Is there anything you’ve done specifically to encourage equality and gender diversity in your own tech teams?

I never set out to try and achieve diversity in my teams. I just build an environment where people want to work – my team at Boohoo was probably the most diverse I’ve had. It wasn’t anything we set out to do – we just recruited great people.

Part of me wonders whether the fact I am female encourages a different candidate to apply. But I guess it’s a ‘build it and they will come’ kind of mentality. If you’ve got a reputation for being supportive, open-minded, and progressive – diversity naturally happens as a by-product.

How can managers and leaders encourage gender diversity in their tech teams?

I think your strategy should depend on the ponds you go fishing in. If you only ever attend certain conferences attended by a certain demographic, or have a LinkedIn profile that includes people like you, you’re only ever going to attract candidates from your own pool. Be creative about which ponds you explore for talent.

Be flexible. Make sure people understand it’s okay to flex around work-life balance, or to even ask for a role to be part-time. A lot of roles can be part-time, but people assume they can’t.

My children are all in their twenties now, but when they were little, I wanted to have one day per week where I did both ends of the school run. I was in senior management at the time and worked 10am-3pm every Friday. I would brazenly walk out at 3pm shouting ‘have a nice weekend’ to people. I never felt a need to slink away. I’d done my week; I wasn’t getting paid for my time. I guess I was sending a message that I wasn’t ashamed or embarrassed.

I’d also say to make sure your people understand that you are their manager, but you are also a human being. If they are going through a challenge or obstacle in their personal or work life, you’ve probably experienced something similar and can relate. If you get that same kind of ethos, culture, and understanding out there, you will attract a diverse range of people. I don’t think a lot of organisations have spotted that yet.

What is the best part of being a woman in tech leadership?

Everyone knows your name because you don’t look like every other grey suit in the room. You stand out a bit. People remember you. It’s very easy for your brand and profile to be higher because you’re clearly different.

Plus, you never have to queue for the loo!

You won ‘2022 CIO of the Year’ at the Women in IT UK Awards – what was that like?

That was super exciting. I attended the year before Covid, and the awards contacted me asking if I’d apply, so I did. It was quite nerve-wracking. You’re sat there having been nominated with lots of other amazing people and you just don’t know what’s going to happen.

My team was there, so when I won, it was a big team celebration!

What other moments in your career are you proud of?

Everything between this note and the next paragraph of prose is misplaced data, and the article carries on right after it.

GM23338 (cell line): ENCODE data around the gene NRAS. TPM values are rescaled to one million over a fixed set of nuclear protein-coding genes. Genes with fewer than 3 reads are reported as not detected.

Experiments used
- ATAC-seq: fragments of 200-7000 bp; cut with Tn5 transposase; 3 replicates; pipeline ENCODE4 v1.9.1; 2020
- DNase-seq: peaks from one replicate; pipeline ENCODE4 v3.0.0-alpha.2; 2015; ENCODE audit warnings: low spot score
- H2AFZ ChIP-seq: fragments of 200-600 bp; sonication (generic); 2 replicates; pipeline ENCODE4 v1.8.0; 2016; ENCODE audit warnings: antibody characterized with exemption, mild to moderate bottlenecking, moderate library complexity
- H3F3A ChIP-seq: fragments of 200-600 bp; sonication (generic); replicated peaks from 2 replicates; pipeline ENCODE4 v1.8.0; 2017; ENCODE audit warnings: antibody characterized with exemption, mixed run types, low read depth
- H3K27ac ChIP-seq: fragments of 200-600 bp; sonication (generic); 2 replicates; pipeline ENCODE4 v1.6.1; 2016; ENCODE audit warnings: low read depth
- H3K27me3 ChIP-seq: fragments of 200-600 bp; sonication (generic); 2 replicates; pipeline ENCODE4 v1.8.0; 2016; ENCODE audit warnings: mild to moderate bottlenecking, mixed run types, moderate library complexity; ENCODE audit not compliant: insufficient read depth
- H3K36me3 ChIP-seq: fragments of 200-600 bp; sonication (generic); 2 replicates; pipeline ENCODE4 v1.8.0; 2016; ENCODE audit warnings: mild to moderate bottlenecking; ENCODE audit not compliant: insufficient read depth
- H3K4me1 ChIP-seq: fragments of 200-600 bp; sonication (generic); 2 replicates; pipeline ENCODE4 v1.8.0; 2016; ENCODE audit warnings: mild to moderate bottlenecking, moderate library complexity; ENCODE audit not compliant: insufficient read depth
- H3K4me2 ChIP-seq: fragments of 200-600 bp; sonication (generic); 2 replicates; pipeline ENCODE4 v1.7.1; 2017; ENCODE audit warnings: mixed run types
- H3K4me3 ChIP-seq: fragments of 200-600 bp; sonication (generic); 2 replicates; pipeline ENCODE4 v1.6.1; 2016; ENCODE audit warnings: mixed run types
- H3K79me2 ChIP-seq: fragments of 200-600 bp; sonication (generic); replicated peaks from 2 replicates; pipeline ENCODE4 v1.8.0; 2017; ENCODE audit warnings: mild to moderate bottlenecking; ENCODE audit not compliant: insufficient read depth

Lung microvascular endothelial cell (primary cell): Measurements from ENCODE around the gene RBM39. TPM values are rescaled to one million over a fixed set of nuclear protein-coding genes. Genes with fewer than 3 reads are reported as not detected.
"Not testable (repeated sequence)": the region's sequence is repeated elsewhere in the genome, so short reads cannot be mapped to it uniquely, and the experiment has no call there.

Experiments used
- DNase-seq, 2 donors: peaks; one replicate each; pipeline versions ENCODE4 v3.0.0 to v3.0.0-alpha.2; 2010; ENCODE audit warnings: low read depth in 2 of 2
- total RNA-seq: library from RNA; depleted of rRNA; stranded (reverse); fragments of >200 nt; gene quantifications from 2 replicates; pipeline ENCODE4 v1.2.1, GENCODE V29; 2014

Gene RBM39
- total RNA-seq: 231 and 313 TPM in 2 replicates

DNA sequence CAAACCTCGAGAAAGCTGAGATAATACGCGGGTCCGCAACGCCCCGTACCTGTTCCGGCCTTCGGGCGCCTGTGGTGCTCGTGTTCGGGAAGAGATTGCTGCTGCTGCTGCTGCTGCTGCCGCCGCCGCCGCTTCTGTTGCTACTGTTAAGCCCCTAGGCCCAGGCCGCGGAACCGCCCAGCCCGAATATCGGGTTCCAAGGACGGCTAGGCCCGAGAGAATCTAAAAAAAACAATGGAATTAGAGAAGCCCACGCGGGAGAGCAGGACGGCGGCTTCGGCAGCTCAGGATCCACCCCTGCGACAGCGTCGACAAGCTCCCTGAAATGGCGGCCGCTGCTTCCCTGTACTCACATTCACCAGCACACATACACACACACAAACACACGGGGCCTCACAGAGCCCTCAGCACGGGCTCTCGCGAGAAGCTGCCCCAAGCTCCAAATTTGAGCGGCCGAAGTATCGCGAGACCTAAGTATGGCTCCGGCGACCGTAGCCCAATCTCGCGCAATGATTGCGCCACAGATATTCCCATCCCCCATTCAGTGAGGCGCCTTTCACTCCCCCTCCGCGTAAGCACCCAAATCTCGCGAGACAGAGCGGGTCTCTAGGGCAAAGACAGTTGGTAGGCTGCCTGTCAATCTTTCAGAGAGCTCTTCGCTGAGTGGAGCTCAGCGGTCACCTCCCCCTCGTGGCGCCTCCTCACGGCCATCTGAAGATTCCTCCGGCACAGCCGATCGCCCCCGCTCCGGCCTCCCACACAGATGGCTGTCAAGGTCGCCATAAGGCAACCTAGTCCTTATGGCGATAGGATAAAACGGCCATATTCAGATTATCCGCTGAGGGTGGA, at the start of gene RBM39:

The accolades are great. But for me, it’s about the journey I take a team on, realising how far myself and a team have come with something and how different something was when I left compared to when I started.

I’ve only been at ghd for 3 months, but I know when I look back in a year, we’ll have done some really innovative things, and we’ll have shifted the needle in terms of business performance. That’s where I get my proud moments from.

What attracted you to taking a tech leadership role at ghd?

My boss has a very clear vision of where he’s taking the business. It’s hugely strategic – there’s a plan and it’s unpinned with really sound strategic principles and ideas. This is the first time they’ve had a CDIO and there’s really strong recognition in business that they need to lift the capability around tech.

When I was interviewing for the role, everybody I met was completely on point and on brand around this strategy and the journey the business was on.

Did the fact you were going to be ghd’s first CDIO excite you?

There was an IT Director, but that person never reported to the CEO, the board etc. It’s a completely blank sheet of paper for me. It’s a challenge, but it’s nice that people recognise what needs to be done and trust me to do it.

Who is your modern-day hero?

People who have worked with me in the past will already know this – I always point to Madonna. Not because I necessarily agree with how she operates her life, her principles etc. but because of her capacity to reinvent herself.

If you look at Madonna over the years, she has reinvented herself so many times to stay current and inject impetus into her career. When I mentor people, especially if they’re going into a new role, I ask “how are you going to show up?” and “what does you in this role look like?”.

So, I wouldn’t necessarily say she’s a hero, but there’s a strong role model there that shows how you can reinvent yourself at various stages of your career to stay relevant.

What do you think about organisations who put targets against their diversity hiring for their tech teams, and set out to hire purely because of gender, sexual orientation, ethnicity etc?

I’ve been headhunted a couple of times because these companies wanted a female CIO. There’s a huge lack of authenticity in it. Yes, I am a female CIO. I’m sure when it comes down to candidate preferences, I do get put on the top of the pile for an interview because of my gender. It’s not okay, but it’s realistic. But when it comes down to it, you like to hope they pick the best candidate given the investment they’re making.

No company should have a female-only candidate list. The successful individual will pick up on it the second they join the organisation, and will know that their appointment is just a box-ticking exercise.

Do you have a piece of advice for women just starting out in their tech careers?

I think there’s something to be said about being authentic. No one necessarily advised me about it, but I would say to stay true to yourself. Don’t mould into the corporate culture. I think that helps massively when you get into management and leadership positions and want to attract diverse talent. People recognise that authenticity is one of the things that makes a great leader, and they’ll be drawn to it.

 

Thank you for checking out our latest interview in our Women in Tech series – you can access more interviews from the series here.